Manny (Jon Voight) is one of the toughest criminals in the Alaskan Stonehaven prison, as made clear by the fact that he has been welded into his cell for the past three years on the orders of the warden, Ranken (John P. Ryan). But now the warden is on television admitting that Manny's appeal against his treatment has been successful, an announcement that is broadcast on the prison tannoy after one young convict, Buck (Eric Roberts) convinces the man in charge of it to do so. A riot ensues, but Ranken has his own ideas about how to deal with this troublemaker even as Manny devises a way out for good...
A favourite of Marlon Brando thanks to Voight's powerhouse performing, Runaway Train was one of the few films produced by Cannon during the eighties - and there were quite a lot - to receive much critical success. Perhaps this was down to the credibility of being based on an abandoned project by Akira Kurosawa no less, here adapted by a team of writers including crime author and actor Edward Bunker, best known by movie buffs for writing Dustin Hoffman's cult drama Straight Time and appearing as Mr Blue in Reservoir Dogs.
With names like those involved, it's not surprising that what emerged under Russian Andrei Konchalovsky's direction should be a heady brew of machismo, and many of the cast seemed happy with the delicious taste of scenery that they insisted on chewing. First we have to get Manny out of the prison and into that metaphor, so after a scene that makes it plain that the unscrupulous Ranken is setting him up to be murdered by convicts in the warden's pay, while also showing just how tough Manny can be in a fight, our anti-hero puts his schemes into action. This he does with the assistance of boxer Buck, who smuggles him into the yard in a laundry basket.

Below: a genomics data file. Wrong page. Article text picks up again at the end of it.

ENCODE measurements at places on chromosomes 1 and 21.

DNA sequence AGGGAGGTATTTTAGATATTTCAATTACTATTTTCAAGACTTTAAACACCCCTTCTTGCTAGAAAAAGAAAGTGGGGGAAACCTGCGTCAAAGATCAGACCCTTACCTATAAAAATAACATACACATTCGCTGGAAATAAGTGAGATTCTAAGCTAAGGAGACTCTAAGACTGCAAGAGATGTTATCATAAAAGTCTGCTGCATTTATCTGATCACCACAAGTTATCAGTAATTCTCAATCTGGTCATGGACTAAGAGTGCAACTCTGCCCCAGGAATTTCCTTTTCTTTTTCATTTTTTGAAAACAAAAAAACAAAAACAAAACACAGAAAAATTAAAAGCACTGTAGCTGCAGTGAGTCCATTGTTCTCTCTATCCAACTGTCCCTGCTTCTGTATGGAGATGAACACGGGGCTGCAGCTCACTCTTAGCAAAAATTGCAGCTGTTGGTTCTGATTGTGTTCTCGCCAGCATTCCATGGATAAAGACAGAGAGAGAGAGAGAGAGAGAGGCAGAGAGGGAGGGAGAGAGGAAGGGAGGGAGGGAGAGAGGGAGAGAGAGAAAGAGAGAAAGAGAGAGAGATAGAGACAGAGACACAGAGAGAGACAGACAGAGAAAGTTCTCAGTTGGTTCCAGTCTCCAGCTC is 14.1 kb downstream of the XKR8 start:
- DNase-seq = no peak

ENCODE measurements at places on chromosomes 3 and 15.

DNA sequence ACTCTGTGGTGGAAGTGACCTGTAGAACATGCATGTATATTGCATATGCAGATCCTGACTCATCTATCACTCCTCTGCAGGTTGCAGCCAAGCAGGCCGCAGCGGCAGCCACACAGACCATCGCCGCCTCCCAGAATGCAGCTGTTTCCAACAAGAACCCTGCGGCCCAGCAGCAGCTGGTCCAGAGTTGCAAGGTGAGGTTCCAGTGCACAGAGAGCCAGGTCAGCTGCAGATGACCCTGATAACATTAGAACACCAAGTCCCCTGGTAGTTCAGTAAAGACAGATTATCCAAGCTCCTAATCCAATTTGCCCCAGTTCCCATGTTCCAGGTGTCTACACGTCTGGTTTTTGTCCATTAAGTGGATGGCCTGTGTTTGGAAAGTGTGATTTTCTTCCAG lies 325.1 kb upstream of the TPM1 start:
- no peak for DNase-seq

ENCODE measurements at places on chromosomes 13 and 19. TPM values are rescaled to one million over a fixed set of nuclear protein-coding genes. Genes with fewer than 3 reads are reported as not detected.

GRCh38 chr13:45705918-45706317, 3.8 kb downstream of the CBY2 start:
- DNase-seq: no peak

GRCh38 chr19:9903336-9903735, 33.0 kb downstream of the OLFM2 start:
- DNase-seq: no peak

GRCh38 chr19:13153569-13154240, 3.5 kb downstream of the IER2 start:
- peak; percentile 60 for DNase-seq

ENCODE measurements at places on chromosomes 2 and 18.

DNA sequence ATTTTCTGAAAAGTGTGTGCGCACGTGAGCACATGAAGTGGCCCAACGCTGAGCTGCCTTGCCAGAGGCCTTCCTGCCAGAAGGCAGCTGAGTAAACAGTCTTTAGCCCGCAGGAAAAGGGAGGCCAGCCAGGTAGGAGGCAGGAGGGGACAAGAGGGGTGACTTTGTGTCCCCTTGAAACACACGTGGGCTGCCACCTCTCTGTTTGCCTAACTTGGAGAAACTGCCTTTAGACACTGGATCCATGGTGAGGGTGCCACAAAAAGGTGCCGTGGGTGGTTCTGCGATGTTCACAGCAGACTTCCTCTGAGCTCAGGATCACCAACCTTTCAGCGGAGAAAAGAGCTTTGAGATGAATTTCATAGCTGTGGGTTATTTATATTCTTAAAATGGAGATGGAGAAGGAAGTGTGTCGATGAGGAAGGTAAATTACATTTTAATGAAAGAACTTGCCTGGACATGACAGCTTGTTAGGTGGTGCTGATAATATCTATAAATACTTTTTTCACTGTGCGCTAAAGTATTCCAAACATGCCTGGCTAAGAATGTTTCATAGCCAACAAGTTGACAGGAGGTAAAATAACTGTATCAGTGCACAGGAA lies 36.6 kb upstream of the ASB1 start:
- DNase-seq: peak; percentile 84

Yet Buck is not satisfied with that, and being something of a fan of this he-man prisoner persuades Manny to allow him to tag along. Well, he doesn't so much persuade him as go along anyway and soon they have escaped through the sewer system and out into a freezing river: this is the Alaskan landscape in the middle of winter after all. Presently they arrive at a railway station and climb aboard an empty locomotive, but here is where the plot contrivances strain credibility as once the vehicle's journey is under way, the driver has a heart attack and falls off the engine, leaving the convicts in, yes, a runaway train.
They don't cotton on immediately, but when the train smashes through a carriage or two that happen to be in the way they get a pretty good idea of what's up. Meanwhile in the nerve centre of the rail network, they are beginning to panic as they cannot crash the train safely due to someone spotting three people aboard. That's right, three - rail worker Sara (Rebecca De Mornay) is also there, having fallen alseep earlier and now can take care of the exposition needed to tell the other two exactly why they cannot stop. We're supposed to accept that the train and Manny are pretty much one and the same, you can either join him on the tracks to oblivion or jump off. Or he can let you off. Or something, it's not a very solid comparison, but the shots of them hurtling through the snowbound mountains and forests make up for the thematic deficiencies as you're watching. Runaway Train has a lot more in common with the disaster movies of the previous decade than it might care to admit, and even if Voight does get dialogue that makes him sound like Mr. T, you can't deny it commands the attention in its pretentious and macho fashion. Music by Trevor Jones.